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https://advocatemmmohan.com/2018/01/26/law-never-demands-direct-evidence-on-sub-lease-4-sub-tenancy-or-sub-letting-comes-into-existence-when-the-tenant-gives-up-possession-of-the-tenanted-accommodation-wholly-or-in-part-a/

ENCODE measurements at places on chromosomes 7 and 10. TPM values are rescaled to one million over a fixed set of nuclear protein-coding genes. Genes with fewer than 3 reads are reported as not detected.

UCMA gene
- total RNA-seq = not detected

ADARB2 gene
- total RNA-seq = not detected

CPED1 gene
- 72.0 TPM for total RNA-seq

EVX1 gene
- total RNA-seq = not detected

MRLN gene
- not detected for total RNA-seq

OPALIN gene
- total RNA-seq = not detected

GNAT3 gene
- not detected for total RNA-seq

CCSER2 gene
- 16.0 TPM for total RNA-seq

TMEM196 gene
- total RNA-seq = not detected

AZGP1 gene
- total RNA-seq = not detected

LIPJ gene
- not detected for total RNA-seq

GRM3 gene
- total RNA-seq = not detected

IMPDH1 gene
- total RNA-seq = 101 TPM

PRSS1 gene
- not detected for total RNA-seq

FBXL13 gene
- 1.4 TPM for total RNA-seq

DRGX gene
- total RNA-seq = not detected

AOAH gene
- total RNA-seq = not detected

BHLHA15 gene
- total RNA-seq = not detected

law never demands direct evidence on sub lease = “4. Sub-tenancy or sub-letting comes into existence when the tenant gives up possession of the tenanted accommodation, wholly or in part, and puts another person in exclusive possession thereof. This arrangement comes about obviously under a mutual agreement or understanding between the tenant and the person to whom the possession is so delivered. In this process, the landlord is kept out of the scene. Rather, the scene is enacted behind the back of the landlord, concealing the overt acts and transferring possession clandestinely to a person who is an utter stranger to the landlord, in the sense that the landlord had not let out the premises to that person nor had he allowed or consented to his entering into possession over the demised property. It is the actual, physical and exclusive possession of that person, instead of the tenant, which ultimately reveals to the landlord that the tenant to whom the property was let out has put some other person into possession of that property. In such a situation, it would be difficult for the landlord to prove, by direct evidence, the contract or agreement or understanding between the tenant and the sub-tenant. It would also be difficult for the landlord to prove, by direct evidence, that the person to whom the property had been sub-let had paid monetary consideration to the tenant. Payment of rent, undoubtedly, is an essential element of lease or sub-lease. Since payment of rent or monetary consideration may have been made secretly, the law does not require such payment to be proved by affirmative evidence and the court is permitted to draw its own inference upon the facts of the case proved at the trial, including the delivery of exclusive possession to infer that the premises were sub-let.” - In our considered opinion, the aforesaid principle of law fully applies to the case at hand against the respondent due to his contradicting stand and by admitting Joynal Mullick’s presence in the suit shop but not being able to properly prove the nature and the capacity in which he was sitting in the suit shop.- the appellants were able to prove the case of sub-letting against the respondent